I went to a predominantly Arab school, in which there were only two South Asian students in our entire year. These students were constantly isolated and ostracized. Any open expression of their culture was met with frowns and whispers. Living in Dubai, I had always believed the country to be a hub for diversity; a cultural melting pot. Hence, I found it sickening that in what was meant to be such a culturally aware landscape, many felt it difficult to move past archaic stereotypes that they had been spoon-fed.

What do we, as a community, gain from ostracizing and belittling other communities of color? Should we refuse to acknowledge the poisonous biases that lay deep within all of us, we will be feeding a cycle of hypocrisy and contributing to the suffering of many.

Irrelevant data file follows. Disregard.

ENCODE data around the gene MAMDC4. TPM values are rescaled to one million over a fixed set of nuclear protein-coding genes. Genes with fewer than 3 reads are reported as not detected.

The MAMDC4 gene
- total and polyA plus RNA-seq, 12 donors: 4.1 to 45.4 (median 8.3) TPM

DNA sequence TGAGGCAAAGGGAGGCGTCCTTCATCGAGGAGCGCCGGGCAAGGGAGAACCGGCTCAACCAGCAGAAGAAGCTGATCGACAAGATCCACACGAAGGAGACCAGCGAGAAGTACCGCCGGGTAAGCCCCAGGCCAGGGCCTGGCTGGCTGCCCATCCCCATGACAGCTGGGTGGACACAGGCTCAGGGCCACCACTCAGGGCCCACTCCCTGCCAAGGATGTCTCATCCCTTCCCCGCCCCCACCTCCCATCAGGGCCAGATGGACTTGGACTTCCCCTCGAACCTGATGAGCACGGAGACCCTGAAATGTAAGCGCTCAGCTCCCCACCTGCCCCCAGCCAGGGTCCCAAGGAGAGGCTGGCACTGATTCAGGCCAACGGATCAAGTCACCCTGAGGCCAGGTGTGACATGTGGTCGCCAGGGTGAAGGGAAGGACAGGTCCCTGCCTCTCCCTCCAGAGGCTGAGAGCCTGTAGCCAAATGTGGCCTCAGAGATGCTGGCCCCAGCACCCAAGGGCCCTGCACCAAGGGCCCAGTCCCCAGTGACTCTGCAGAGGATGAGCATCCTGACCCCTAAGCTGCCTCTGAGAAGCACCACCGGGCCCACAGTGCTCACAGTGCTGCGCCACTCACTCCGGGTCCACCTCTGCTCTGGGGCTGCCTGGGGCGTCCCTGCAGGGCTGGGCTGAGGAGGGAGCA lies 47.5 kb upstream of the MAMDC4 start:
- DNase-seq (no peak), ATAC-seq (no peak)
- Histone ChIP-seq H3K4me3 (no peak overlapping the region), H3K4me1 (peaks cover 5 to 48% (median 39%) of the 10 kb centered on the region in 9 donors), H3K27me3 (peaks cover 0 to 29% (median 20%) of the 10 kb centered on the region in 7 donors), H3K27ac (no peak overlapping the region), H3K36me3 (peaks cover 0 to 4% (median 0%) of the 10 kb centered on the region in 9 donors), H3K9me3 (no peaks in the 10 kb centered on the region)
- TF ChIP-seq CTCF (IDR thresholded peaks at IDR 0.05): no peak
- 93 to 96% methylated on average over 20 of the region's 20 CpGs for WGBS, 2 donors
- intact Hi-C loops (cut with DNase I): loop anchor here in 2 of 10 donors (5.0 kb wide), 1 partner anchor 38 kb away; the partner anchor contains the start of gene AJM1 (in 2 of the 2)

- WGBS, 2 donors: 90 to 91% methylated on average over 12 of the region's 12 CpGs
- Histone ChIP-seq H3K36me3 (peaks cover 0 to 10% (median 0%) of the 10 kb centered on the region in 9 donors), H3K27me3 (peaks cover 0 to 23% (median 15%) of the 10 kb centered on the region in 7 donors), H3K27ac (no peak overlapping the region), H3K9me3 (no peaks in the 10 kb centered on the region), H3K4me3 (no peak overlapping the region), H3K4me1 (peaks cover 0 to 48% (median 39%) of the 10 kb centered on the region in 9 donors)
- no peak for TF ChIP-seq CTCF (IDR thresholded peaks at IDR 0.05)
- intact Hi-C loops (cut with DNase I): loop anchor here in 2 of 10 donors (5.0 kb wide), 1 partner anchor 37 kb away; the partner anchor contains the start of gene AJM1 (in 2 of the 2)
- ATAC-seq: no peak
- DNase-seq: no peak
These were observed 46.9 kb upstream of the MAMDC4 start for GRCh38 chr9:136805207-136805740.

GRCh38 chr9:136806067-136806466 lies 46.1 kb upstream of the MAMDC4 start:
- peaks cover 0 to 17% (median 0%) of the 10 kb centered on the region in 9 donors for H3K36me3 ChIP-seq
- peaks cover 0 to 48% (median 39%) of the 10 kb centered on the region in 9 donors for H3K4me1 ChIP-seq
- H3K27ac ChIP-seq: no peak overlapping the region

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The Cure for What Ails Us: Reigniting a Healthy Sense of Well-Being and Belonging in Schools

Jennifer Johnson portrait

Written by Jennifer Johnson

As a parent, a former educator, an entrepreneur and a passionate change-maker, Jennifer is on a mission to empower young people to be their best selves to create a better world. She has an M.A. in Education in Curriculum, Teaching and Organisational Learning.

Since launching the Captains & Poets Program in schools in 2019 we have been exploring the ins and outs of what it means to be human – and all with the backdrop of a series of crises at home, at school and on the world stage.